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Volume 14 Supplement 2

Sepsis 2010

Soluble TLT-1 is a naturally occurring TREM-1 inhibitor and protects mice from hyperresponsiveness and death during sepsis

Introduction

Triggering receptor expressed on myeloid cells-1 (TREM-1) and TREM-like transcript 1 (TLT-1) belong to the TREM family. TREM-1 is expressed on neutrophils and monocytes/macrophages, and plays a crucial role during the onset of sepsis by cooperating with pattern recognition receptors in a synergistic way, thus amplifying the host immune response. TLT-1 is selectively expressed on activated platelets and is known to facilitate platelet aggregation through binding to fibrinogen. Interestingly, TLT-1 null mice displayed higher plasma cytokines concentrations and death rates than WT mice during experimental sepsis. We identified a 17 amino acid peptide derived from the extracellular part of TLT-1, named LR17, which is responsible for TLT-1 anti-inflammatory properties.

Methods

To quantify cellular activation, human neutrophils were isolated from whole blood by density gradient. After stimulation with LPS, αTREM-1 (a TREM-1 agonist) and/or LR17, p38-MAPK and ERK1/2 phosphorylation was quantified by western blot; NF-κB activity and cytokine release by ELISA; mRNA levels of various gene of interest by quantitative RT-PCR; and ROS production by flow cytometry. The effect of siRNA-induced Trem-1 silencing was studied on purified human monocytes. In vivo studies were performed on a CLP mouse model of sepsis.

Results

αTREM-1-induced or LPS-induced cytokine/chemokine production by human neutrophils or monocytes was dose-dependently reduced in the presence of recombinant TLT-1 or LR17, both at the gene (mRNA) and protein levels (ELISA). This decrease involves a broad set of cytokines and chemokines: TNFα, IL-1β, IL-6, IL-8, IL-16, GRO-α, MCP-1, MIP-1β, and RANTES. Exploration of intracellular signalling showed that LR17 also reduced αTREM-1-induced or LPS-induced p38-MAPK and ERK1/2 phosphorylation, NF-κB activation and then ROS production in neutrophils (Figure 1a to e). On Trem-1-silenced monocytes, TREM-1 agonist did not induce cytokine production and LR17 did not show any effect (Figure 1f). As a result of this activity, both early and late LR17 administration to septic mice modulated the proinflammatory cascade triggered by infection with a decrease of plasma, bronchoalveolar lavage and peritoneal fluid cytokine concentration, as well as of cytokine mRNA levels in the lung and liver. TLT-1 also prevented organ damage and coagulation abnormalities and finally improved survival by more than 60% versus controls (Figure 2 overleaf).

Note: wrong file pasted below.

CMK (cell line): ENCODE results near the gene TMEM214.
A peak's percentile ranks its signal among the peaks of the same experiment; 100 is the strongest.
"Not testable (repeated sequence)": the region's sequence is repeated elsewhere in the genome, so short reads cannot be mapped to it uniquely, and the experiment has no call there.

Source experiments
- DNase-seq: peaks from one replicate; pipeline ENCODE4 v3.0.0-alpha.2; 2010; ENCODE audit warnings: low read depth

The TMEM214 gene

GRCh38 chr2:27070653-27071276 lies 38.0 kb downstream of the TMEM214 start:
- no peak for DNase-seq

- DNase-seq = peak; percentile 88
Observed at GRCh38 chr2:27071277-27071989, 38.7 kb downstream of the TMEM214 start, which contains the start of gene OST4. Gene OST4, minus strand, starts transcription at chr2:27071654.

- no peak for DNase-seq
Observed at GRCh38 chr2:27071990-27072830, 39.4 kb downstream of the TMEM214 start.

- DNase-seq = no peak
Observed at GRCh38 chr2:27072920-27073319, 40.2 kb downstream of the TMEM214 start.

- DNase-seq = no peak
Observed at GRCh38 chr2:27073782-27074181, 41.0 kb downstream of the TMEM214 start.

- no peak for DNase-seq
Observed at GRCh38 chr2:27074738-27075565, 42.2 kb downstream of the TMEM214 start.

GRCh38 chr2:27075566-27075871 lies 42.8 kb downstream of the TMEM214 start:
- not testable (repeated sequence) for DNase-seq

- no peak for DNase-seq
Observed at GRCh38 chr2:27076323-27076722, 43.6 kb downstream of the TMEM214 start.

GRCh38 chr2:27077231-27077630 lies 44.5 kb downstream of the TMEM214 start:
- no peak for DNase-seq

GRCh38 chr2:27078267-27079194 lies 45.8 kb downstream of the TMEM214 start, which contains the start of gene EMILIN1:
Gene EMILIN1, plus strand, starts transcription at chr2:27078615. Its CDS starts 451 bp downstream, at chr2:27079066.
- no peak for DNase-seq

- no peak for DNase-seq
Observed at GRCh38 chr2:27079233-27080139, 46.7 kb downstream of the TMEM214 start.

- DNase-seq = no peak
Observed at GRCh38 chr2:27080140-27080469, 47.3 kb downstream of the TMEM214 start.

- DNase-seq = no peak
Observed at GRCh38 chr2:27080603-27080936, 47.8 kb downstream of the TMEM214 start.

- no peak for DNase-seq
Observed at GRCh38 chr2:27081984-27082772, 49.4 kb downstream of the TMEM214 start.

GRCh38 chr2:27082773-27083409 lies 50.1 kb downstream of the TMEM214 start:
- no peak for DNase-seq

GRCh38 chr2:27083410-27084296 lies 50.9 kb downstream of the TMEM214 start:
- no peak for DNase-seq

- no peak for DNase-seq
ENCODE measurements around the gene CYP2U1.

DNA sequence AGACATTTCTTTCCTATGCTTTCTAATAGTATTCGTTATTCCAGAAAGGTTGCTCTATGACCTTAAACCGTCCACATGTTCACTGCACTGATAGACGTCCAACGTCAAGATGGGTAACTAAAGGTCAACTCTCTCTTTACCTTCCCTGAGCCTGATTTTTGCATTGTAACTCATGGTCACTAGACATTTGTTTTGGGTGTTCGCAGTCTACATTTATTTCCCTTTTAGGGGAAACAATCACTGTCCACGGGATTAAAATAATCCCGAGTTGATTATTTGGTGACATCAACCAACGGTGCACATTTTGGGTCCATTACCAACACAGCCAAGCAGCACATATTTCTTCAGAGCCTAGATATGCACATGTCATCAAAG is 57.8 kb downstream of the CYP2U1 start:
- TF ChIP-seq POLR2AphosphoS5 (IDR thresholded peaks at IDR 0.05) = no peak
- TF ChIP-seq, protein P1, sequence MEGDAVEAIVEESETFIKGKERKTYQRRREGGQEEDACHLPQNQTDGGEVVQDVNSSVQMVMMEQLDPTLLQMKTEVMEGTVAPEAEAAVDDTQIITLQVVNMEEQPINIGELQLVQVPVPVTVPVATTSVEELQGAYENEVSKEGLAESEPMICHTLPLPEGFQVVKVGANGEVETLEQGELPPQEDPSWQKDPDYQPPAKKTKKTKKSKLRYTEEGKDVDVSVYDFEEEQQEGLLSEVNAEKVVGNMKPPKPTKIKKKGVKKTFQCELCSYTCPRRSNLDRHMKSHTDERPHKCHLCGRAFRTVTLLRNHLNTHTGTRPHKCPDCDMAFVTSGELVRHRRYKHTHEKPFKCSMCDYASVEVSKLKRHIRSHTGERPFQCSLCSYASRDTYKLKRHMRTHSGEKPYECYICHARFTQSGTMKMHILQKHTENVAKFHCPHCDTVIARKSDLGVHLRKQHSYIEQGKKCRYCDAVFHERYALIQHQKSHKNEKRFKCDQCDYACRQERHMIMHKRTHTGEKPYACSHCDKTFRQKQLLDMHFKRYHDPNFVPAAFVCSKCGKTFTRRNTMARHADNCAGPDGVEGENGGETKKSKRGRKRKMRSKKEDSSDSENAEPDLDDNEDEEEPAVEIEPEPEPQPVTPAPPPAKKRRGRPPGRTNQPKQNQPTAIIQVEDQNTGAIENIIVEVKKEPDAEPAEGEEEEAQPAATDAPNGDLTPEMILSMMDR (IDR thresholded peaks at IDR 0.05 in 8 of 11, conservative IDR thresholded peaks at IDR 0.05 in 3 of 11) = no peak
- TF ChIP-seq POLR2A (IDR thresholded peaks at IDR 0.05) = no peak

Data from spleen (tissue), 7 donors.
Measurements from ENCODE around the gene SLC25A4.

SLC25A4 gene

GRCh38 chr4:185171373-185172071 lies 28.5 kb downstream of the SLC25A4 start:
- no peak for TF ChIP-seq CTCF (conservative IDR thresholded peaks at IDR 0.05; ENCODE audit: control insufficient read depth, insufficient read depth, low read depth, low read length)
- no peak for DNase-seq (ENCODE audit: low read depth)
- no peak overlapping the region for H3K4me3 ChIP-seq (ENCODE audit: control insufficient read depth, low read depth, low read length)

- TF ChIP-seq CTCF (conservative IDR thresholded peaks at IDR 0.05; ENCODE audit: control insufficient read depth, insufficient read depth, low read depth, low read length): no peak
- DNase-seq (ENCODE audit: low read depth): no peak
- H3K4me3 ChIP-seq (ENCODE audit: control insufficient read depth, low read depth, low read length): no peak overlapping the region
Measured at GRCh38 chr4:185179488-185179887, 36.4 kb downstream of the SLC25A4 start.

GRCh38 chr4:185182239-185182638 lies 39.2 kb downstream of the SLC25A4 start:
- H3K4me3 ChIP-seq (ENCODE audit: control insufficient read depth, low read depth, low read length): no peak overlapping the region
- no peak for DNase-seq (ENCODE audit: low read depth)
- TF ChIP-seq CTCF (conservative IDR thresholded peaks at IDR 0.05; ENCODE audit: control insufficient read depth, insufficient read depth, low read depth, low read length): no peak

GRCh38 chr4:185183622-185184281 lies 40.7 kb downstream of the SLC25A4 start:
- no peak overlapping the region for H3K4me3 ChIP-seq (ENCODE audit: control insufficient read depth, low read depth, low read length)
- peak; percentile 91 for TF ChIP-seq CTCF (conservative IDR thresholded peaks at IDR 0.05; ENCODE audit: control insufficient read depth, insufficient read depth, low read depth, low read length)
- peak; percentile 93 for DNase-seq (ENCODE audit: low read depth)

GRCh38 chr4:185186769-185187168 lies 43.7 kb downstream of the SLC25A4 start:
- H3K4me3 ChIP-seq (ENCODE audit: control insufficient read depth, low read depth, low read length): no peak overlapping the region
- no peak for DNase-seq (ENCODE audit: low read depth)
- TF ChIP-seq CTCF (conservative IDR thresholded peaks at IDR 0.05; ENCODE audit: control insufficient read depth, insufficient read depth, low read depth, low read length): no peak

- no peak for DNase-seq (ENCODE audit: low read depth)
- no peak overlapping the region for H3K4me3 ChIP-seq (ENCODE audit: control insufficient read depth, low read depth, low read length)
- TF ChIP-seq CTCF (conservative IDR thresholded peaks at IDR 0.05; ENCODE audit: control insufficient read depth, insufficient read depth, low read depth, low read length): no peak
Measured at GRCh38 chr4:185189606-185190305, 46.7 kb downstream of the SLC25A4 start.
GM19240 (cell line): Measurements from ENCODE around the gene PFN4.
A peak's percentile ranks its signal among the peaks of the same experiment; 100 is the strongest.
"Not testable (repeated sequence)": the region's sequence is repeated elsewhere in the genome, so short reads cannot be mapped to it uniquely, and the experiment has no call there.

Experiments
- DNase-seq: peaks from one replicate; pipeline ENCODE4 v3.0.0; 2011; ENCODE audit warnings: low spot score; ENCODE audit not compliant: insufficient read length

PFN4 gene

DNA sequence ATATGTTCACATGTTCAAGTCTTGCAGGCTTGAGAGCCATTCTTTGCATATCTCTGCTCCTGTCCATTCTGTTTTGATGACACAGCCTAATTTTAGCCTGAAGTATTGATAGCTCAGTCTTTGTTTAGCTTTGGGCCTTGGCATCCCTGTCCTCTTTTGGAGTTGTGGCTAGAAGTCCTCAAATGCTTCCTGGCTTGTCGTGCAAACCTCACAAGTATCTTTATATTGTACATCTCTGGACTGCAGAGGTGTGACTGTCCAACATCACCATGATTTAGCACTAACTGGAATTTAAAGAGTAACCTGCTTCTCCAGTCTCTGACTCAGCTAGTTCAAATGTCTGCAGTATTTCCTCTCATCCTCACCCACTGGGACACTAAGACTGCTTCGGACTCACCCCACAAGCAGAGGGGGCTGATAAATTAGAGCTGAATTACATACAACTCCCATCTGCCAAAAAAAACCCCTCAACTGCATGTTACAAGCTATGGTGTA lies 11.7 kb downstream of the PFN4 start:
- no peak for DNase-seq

Figure 1
figure1

LR17 decreases LPS-associated and αTREM-1-associated human neutrophil activation.

Figure 2
figure2

LR17 protects mice from caecal ligation and puncture (CLP)-induced mortality. (a) Dose-response curves. (b) Delayed LR17 administration.

Conclusions

TLT-1 plays a pivotal role during sepsis, linking haemostasis and inflammation.

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Correspondence to M Derive.

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Derive, M., Bouazza, Y., Massin, F. et al. Soluble TLT-1 is a naturally occurring TREM-1 inhibitor and protects mice from hyperresponsiveness and death during sepsis. Crit Care 14, P43 (2010). https://doi.org/10.1186/cc9146

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Keywords

  • Human Neutrophil
  • Cytokine Concentration
  • Amino Acid Peptide
  • Septic Mouse
  • Trigger Receptor